George Participates in United Nations Human Rights Discussion in Geneva

On September 23-24, 2014, Erika George, Professor of Law at the University of Utah S.J. Quinney College of Law and Co-Director of the Center for Global Justice, participated in a United Nations Office of the High Commissioner for Human Rights (OHCHR) expert meeting about remedies for corporate involvement in gross human rights abuses. The meeting was based around a study by Dr. Jennifer Zerk about corporate liability and human rights as well as the recent Human Rights Council Resolution 22/26. The purpose of the meeting was to establish ways to strengthen domestic law remedies concerning human right abuses and corporate responsibilities.

“This meeting will help to ensure that the UN Framework and Guiding Principles are put into practice in a way that is meaningful for victims of rights violations,” George said. “The UN Human Rights Council was unanimously endorsed by the Human Rights Council in 2011. The Framework set forth three core organizing pillars for addressing business and human rights issues: (1) states must protect rights; (2) business must respect rights; (3) victims of rights violations need access to remedy. Just this week the US announced plans to create a National Action Plan consistent with the Framework’s call to governments. However, governments around the world are in different places with respect to where responsibility lies for providing remedy for victims of violations.”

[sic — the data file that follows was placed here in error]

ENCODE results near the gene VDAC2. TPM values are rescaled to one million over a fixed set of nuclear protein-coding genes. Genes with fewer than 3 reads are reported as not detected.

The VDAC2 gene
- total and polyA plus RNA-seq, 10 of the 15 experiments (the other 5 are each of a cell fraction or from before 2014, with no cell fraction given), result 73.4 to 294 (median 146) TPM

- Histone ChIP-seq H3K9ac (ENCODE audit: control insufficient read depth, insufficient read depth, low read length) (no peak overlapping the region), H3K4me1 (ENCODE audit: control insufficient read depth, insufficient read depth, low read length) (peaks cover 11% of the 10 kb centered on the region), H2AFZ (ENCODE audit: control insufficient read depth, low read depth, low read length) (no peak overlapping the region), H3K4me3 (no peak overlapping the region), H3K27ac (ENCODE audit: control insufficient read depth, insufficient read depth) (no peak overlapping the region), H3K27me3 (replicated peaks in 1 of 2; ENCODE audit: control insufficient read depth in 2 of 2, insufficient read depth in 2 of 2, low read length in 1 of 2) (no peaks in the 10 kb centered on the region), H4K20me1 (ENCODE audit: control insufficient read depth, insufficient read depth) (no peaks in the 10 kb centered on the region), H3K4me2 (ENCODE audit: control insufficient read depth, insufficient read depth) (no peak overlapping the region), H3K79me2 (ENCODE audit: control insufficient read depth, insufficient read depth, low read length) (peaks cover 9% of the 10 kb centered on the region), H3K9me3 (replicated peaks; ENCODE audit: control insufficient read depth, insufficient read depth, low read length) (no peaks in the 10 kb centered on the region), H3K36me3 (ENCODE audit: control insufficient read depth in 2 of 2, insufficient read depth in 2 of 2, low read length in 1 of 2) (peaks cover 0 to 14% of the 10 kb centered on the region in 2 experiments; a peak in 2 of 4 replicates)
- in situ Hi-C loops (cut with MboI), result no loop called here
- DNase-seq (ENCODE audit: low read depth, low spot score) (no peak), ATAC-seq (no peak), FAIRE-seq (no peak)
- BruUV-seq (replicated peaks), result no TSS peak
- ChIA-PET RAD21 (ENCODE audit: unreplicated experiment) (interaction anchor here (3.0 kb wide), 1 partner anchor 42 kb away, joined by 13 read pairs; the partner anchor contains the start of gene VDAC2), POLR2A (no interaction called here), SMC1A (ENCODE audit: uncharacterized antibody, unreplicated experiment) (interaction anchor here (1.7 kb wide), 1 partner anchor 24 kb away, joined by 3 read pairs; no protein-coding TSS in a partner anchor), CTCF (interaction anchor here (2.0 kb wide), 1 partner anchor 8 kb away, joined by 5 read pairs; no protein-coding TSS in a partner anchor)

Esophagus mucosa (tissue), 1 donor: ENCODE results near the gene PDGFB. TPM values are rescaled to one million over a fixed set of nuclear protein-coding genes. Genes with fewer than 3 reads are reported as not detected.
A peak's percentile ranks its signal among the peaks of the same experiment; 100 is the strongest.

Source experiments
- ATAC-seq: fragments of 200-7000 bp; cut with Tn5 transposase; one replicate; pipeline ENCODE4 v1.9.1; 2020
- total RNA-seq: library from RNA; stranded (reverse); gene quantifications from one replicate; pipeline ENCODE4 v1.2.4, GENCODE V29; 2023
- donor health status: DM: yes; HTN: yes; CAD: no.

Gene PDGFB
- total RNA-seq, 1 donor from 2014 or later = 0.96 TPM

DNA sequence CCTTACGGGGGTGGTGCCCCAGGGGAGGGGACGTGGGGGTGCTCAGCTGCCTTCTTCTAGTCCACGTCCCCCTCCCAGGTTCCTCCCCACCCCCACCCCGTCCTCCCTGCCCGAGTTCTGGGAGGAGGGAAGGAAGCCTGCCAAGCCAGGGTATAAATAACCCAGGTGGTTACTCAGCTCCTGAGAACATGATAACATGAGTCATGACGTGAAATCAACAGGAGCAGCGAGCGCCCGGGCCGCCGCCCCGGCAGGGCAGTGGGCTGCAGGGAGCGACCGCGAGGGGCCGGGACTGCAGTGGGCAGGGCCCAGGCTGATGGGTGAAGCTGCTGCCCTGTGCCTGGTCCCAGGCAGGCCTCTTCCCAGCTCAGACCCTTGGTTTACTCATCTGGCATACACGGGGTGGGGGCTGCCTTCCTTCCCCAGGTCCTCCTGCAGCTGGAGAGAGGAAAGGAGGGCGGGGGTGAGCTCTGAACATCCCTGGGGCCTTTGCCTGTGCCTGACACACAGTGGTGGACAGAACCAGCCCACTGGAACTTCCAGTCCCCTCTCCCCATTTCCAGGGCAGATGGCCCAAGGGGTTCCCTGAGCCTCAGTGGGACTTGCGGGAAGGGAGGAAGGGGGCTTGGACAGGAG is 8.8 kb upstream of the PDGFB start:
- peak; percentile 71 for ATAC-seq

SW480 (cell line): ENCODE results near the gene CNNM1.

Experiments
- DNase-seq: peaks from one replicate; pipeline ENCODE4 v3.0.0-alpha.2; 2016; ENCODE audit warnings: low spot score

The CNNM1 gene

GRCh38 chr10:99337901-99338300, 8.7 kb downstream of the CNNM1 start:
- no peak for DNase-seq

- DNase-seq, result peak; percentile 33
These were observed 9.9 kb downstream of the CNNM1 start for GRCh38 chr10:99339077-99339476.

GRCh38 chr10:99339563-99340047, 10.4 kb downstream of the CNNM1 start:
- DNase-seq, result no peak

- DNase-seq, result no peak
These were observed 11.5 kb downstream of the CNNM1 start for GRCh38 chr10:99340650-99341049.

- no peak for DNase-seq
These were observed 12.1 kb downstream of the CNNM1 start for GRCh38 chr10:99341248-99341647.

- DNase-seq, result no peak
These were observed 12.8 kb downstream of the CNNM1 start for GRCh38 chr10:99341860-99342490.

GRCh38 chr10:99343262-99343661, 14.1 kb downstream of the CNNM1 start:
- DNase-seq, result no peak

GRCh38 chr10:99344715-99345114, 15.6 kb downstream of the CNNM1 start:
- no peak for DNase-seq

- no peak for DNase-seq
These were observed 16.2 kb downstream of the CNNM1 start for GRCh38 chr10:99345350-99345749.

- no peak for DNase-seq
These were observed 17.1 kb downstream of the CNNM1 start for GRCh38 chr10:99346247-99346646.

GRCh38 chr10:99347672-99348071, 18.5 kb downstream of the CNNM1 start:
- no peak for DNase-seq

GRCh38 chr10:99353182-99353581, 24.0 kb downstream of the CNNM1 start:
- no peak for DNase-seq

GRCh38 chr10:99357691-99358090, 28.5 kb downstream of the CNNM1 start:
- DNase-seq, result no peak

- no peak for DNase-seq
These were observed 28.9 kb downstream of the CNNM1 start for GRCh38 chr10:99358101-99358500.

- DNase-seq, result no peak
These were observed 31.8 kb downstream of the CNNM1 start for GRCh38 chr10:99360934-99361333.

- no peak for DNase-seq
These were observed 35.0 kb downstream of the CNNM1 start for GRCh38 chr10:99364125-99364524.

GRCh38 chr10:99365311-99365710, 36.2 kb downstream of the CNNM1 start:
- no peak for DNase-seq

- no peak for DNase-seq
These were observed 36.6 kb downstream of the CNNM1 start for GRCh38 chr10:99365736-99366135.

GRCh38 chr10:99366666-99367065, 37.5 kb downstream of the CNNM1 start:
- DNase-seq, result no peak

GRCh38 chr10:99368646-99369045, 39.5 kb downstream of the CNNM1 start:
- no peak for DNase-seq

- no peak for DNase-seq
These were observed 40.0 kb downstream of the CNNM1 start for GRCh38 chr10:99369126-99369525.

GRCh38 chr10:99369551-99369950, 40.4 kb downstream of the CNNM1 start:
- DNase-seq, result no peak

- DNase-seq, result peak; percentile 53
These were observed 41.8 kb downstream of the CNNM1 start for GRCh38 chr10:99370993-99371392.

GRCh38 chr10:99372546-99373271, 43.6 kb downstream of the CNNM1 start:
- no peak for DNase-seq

A report containing the updated work plans discussed in the meeting will be released to the public shortly. George believes that attention to lesser issues early on can prevent larger complications and suffering later. She urged that the worse cases not eclipse “other business practices that are incompatible with respect for rights. I appreciate that the discussion must start somewhere and perhaps it makes sense to start with the most egregious incidents but I hope a larger range of issues will be addressed as the work develops.”

2L Elizabeth Park assisted George with reviewing the UN proposals and preparing their comments for the discussion. Park remarked on how highly OHCHR prioritizes consultation when dealing with domestic law and human right issues and expressed how valuable compiling the observations was for her understanding of human rights abuses. Of her overall experience she said, “Having just finished my 1L year, this project served as a first glimpse into the legal sphere of international human rights violations and corresponding access to remedy for victims of human rights abuses. My work before law school centered on addressing human rights concerns in a non-legal field. The opportunity for me to provide commentary on OHCHR’s commissioned study served as the perfect project to bridge my developing legal knowledge with my non-legal experience.”